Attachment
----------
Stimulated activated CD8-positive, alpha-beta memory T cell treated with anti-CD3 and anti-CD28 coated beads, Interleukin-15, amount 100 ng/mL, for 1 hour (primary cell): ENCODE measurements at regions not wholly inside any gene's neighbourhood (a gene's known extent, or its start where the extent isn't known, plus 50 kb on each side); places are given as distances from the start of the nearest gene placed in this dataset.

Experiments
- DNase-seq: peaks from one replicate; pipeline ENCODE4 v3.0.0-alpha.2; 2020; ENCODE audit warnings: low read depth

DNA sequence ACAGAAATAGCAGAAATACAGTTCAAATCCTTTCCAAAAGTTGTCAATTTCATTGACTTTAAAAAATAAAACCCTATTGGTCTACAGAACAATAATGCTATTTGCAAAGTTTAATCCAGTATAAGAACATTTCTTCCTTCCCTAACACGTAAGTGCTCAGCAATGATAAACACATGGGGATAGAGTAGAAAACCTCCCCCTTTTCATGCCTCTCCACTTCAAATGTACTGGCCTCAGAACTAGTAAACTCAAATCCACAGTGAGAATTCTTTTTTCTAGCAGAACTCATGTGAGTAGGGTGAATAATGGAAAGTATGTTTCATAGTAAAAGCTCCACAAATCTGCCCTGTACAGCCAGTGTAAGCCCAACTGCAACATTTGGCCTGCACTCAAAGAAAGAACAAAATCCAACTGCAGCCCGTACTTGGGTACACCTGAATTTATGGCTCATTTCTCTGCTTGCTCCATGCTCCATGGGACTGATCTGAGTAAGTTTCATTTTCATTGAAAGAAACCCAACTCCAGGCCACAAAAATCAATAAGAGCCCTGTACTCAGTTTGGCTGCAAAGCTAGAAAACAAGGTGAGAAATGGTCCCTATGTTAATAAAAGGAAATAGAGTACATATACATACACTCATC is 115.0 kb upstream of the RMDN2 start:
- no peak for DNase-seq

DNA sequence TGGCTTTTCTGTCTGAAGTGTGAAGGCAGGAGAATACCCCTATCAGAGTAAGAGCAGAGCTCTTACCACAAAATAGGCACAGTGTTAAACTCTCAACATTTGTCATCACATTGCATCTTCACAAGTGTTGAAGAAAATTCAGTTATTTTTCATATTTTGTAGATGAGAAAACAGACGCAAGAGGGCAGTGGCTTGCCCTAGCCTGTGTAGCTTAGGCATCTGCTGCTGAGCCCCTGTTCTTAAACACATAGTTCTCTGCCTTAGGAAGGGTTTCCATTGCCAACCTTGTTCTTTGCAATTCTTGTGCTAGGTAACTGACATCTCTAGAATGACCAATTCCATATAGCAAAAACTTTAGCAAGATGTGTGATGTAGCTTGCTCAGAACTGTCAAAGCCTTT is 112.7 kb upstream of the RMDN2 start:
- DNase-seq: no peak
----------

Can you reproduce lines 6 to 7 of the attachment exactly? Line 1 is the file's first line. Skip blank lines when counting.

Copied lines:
DNA sequence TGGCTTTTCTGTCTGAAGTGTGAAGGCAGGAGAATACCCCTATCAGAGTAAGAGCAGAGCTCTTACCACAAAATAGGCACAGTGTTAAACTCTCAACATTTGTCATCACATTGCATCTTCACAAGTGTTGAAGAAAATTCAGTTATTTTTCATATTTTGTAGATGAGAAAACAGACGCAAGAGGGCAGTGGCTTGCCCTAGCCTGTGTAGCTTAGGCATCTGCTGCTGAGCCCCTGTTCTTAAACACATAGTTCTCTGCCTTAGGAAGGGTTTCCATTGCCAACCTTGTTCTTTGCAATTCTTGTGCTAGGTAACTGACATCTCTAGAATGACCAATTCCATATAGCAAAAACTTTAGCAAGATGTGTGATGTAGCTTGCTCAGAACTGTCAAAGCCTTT is 112.7 kb upstream of the RMDN2 start:
- DNase-seq: no peak